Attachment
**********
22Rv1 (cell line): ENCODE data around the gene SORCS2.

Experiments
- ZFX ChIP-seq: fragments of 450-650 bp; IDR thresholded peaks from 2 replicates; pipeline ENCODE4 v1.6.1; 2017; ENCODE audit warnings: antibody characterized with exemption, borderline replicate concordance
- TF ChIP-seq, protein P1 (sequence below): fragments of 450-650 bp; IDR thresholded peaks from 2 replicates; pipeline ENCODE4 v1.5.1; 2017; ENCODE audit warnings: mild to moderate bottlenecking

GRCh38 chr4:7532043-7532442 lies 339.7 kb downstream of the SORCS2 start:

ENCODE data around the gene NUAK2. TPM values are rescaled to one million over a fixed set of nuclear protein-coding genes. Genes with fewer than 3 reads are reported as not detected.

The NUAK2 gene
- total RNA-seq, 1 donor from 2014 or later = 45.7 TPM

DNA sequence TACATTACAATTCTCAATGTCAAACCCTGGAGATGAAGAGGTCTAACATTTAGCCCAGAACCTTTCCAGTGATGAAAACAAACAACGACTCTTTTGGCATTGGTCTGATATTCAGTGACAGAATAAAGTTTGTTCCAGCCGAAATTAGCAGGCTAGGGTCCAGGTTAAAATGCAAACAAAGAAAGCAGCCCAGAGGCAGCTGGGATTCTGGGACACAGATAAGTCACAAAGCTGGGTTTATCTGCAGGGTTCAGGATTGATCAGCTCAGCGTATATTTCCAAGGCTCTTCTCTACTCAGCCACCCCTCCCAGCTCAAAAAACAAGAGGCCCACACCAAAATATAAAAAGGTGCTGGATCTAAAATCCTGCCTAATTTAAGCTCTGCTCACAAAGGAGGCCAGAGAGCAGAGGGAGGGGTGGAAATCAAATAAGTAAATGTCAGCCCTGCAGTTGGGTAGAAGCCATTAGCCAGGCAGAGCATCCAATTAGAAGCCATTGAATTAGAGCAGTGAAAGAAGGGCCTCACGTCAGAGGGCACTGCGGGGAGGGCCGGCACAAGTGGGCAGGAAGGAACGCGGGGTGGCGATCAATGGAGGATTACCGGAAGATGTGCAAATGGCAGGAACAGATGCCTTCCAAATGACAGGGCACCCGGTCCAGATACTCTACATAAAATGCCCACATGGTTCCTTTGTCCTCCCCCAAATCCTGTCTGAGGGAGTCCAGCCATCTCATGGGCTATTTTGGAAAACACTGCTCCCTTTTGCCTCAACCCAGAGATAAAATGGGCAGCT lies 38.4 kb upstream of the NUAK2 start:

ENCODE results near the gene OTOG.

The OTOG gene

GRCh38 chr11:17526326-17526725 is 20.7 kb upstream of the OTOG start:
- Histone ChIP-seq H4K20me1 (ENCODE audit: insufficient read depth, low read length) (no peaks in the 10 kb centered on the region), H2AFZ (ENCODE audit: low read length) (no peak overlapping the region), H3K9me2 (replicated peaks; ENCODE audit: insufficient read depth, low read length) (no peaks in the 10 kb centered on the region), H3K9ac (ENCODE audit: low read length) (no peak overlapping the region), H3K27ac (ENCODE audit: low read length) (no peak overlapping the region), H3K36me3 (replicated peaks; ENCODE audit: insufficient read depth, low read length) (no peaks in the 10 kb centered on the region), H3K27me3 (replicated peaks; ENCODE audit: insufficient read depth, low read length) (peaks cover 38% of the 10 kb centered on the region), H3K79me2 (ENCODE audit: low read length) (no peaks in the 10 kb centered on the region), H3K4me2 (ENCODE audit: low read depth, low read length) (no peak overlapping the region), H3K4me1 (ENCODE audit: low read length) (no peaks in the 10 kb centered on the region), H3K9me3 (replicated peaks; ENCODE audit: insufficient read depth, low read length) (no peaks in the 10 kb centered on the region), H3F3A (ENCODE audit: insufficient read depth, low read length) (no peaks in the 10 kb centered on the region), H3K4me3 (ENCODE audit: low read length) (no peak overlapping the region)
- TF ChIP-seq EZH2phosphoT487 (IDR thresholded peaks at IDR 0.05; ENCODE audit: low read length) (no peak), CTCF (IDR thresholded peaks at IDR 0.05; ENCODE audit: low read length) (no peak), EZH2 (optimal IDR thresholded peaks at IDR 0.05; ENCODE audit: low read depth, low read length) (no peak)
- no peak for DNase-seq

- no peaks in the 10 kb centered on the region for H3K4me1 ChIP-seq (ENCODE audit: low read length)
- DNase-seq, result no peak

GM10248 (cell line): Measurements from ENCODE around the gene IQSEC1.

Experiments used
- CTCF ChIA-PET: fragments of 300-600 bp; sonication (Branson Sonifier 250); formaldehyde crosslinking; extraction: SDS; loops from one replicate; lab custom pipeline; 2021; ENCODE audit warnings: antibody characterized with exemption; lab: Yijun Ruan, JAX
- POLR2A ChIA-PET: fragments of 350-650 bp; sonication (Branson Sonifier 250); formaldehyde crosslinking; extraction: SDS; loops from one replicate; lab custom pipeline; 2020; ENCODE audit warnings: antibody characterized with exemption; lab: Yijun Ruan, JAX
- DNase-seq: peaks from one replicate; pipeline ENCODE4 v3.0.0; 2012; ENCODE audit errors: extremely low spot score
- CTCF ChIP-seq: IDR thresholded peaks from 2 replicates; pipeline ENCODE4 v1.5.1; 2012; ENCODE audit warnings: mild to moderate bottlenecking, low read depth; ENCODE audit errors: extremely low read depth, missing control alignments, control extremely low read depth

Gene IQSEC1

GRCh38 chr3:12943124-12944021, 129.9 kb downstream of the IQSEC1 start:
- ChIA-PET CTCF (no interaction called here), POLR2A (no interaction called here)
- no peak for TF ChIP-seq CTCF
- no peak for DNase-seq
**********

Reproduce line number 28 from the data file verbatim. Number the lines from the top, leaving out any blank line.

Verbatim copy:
- no peak for DNase-seq